Recommended reading first The reason is that I am not going to reiterate the baseline components and measurements of my test gear already covered in that post.
Here is a high level block diagram of my test setup:
On the left side is my HTPC with both JRiver MC 17 and JPLAY mini installed. The test FLAC file is the same Tom Petty and The Heartbreakers, Refugee at 24/96 that I have been using for my FLAC vs WAV tests.
JRiver is set up for bit perfect playback with no DSP, resampling, or anything else in the chain, as per my previous tests:
JPLAY mini is set up in Hibernate mode and the following parameters:
On the right hand side of the diagram, I am using Audio DiffMaker Audio DiffMaker for recording the analog waveforms off my Lynx L22 analog outputs of my playback HTPC. All sample rates for the tests are at 24/96.
Here is the differencing process used by Audio DiffMaker:
Audio DiffMaker comes with an excellent help file that is worth the time reading in order to get repeatable results. One tip is to ensure both recordings are within a second of each other.
As an aside, this software can be used to objectively evaluate anything in your audio playback that you have changed. Whether that be a SSD, power supply, DAC, interconnects, and of course music players.
My assertion is that if you are audibly hearing a difference when you change something in your audio system (ABX testing), the audio waveform must have changed, and if it has changed, it can be objectively measured. I find there is a direct correlation between what I hear and what I measure and vice versa. I want a balanced view between subjective and objective test results.
First, I used JRiver as the reference and I recorded about 40 seconds of TP’s Refugee onto my laptop using DiffMaker. Then I used JPLAY mini, in hibernate mode, and recorded 40 seconds again onto the laptop. I did this without touching anything on either the playback machine or the recording laptop aside from launching each music player separately.
Just to be clear what is going on, the music players are loading the FLAC file from my hard drive and performing a Digital to Analog conversion and then though the analog line output stage. I am going from balanced outs from the Lynx L22 to unbalanced ins on my Dell, through the ADC, being recorded by Audio DiffMaker.
Clicking on Extract in Audio DiffMaker to get the Difference produces this result:
As you can see, it is similar to when I compared FLAC vs WAV. What the result is saying is that the Difference signal between the two music players is at -90 dB. I repeated this process several times and obtained the same results.
You can listen to the Difference file yourself as it is attached to this post. PLEASE BE CAREFUL as you will need to turn up the volume (likely to max) to hear anything. I suggest first playing at a low level to ensure there are no loud artifacts while playing back and then increasing the volume.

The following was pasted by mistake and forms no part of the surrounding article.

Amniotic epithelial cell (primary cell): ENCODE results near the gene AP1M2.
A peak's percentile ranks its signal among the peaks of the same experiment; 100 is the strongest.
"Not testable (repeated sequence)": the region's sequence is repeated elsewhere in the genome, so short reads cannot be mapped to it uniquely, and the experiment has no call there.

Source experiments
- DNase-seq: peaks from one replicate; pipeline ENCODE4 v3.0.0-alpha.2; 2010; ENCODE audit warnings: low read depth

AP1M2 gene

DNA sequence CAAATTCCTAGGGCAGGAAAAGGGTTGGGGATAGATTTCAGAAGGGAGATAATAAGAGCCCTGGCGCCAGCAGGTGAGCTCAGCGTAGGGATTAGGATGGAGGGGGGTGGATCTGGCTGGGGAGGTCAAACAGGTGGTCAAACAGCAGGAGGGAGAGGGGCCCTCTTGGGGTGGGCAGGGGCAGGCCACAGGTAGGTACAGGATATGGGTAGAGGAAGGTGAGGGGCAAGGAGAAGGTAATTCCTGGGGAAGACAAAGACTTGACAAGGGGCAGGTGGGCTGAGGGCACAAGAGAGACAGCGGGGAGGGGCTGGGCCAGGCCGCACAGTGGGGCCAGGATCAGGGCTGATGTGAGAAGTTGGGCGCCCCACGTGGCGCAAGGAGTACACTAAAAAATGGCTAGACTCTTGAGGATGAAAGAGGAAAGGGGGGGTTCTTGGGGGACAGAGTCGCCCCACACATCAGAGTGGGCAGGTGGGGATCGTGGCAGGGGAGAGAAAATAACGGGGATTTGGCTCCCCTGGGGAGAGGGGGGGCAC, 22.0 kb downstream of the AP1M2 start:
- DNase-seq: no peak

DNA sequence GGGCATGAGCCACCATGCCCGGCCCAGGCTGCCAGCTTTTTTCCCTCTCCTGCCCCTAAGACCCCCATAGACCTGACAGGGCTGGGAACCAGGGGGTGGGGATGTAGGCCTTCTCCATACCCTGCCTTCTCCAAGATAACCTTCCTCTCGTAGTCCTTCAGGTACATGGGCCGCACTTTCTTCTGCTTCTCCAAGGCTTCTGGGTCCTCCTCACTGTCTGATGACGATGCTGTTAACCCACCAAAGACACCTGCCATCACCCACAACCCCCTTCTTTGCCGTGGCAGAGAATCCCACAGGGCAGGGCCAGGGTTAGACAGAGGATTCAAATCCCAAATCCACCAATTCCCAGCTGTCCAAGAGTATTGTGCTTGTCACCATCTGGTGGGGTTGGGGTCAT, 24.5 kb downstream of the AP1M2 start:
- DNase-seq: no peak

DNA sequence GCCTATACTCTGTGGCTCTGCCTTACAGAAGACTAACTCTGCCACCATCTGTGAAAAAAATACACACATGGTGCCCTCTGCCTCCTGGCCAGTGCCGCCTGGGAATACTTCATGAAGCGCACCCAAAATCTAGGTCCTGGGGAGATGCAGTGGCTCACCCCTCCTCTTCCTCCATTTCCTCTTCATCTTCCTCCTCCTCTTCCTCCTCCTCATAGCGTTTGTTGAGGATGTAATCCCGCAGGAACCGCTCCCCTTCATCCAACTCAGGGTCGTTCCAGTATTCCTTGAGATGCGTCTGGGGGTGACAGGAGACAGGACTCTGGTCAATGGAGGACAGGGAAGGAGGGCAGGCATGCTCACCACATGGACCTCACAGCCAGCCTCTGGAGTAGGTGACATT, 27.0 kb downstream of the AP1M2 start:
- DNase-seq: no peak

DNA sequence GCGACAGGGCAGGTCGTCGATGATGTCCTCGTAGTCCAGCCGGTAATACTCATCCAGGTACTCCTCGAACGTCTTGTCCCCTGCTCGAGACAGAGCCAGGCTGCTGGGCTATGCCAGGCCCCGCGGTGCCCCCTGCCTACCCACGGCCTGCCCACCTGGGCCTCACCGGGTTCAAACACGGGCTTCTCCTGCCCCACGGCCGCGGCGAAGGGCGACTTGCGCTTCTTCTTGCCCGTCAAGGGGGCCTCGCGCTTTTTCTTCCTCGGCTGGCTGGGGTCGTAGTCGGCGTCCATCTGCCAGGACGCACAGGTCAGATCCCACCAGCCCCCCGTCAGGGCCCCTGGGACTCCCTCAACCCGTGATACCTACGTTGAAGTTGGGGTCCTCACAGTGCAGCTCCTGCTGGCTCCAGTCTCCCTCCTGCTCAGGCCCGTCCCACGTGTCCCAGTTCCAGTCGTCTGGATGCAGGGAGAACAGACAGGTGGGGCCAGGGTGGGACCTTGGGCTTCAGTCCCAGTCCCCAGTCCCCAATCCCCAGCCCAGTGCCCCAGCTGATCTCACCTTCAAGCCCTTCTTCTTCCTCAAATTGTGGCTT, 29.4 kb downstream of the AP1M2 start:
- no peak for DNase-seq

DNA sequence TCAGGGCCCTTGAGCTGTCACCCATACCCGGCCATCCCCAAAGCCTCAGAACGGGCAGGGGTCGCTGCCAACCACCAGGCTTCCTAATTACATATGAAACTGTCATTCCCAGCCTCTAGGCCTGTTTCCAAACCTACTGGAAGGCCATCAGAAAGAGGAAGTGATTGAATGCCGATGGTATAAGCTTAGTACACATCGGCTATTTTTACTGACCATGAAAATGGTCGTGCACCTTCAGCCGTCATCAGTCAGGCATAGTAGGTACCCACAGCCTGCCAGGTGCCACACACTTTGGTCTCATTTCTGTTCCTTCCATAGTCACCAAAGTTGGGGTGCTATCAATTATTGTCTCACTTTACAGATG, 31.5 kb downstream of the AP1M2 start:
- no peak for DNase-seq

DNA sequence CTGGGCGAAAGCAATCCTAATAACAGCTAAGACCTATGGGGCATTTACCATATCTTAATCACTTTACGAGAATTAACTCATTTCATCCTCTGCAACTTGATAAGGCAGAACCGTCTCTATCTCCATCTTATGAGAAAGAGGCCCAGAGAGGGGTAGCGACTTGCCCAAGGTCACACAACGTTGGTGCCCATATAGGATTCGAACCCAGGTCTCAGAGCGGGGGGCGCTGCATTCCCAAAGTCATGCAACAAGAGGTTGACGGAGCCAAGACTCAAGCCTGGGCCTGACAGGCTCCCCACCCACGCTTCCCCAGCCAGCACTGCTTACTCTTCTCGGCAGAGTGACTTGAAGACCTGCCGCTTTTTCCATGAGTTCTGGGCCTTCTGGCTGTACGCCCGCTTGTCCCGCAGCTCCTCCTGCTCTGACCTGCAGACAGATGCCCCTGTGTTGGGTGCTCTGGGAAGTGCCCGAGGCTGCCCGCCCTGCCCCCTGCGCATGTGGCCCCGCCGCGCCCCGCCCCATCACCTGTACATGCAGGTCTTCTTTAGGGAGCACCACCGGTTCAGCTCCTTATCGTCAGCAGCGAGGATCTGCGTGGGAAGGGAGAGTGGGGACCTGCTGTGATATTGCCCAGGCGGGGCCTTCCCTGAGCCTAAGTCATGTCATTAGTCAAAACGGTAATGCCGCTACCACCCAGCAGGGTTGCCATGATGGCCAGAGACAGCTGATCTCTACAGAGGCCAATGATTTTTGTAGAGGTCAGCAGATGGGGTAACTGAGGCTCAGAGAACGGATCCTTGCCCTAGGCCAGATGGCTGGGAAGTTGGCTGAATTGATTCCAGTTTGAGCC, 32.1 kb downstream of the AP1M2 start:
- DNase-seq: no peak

As you can hear from yourself, a faint track of the music, that nulls itself out completely halfway through the track and slowly drifts back into being barely audible at the end.
According to the DiffMaker documentation, this is called sample rate drift and there is a checkbox in the settings to compensate for this drift.
“Any test in which the signal rate (such as clock speed for a digital source, or tape speed or turntable speed for an analog source) is not constant can result in a large and audible residual level in the Difference track. This is usually heard as a weak version of the Reference track that is present over only a portion of the Difference track, normally dropping into silence midway through the track, then becoming perceptible again toward the end. When severe, it can sound like a "flanging" effect in the high frequencies over the length of the track. For this reason, it is best to allow DiffMaker to compensate for sample rate drift. The default setting is to allow this compensation, with an accuracy level of "4".”
Of course this makes sense as I used a different computer to record on versus the playback computer and I did not have the two sample rate clocks locked together. The DiffMaker software recommends this approach, but I have no way of synching the sample rate clock on the Dell with my Lynx card.
Given that the Difference signal is -90 dB from the reference and that the noise level of my Dell sound card is -86 dB, we are at the limits of my test gear. A -90 dB signal is inaudible compared to the reference signal level.
I am not going to reiterate my subjective listening test approach as I covered it off in my FLAC vs WAV post.
In conclusion, using my ears and measurement software, on my system, I cannot hear or (significantly) measure any difference between JRiver and JPLAY mini (in hibernate mode).
April 2, 2013 Updated testing of JRiver vs JPLAY, including JPLAY ASIO drivers for JRiver and Foobar plus comparing Beach and River JPLAY engines. Results = bit-perfect.
June 13, 2013 Archimago's Musings: MEASUREMENTS: Part II: Bit-Perfect Audiophile Music Players - JPLAY (Windows). "Bottom line: With a reasonably standard set-up as described, using a current-generation (2013) asynchronous USB DAC, there appears to be no benefit with the use of JPLAY over any of the standard bit-perfect Windows players tested previously in terms of measured sonic output. Nor could I say that subjectively I heard a difference through the headphones." Good job Archimago!
Interested in what is audible relative to bit-perfect? Try Fun With Digital Audio - Bit Perfect Audibility Testing. For jitter, try Cranesong's jitter test.
Happy listening!<p><a href="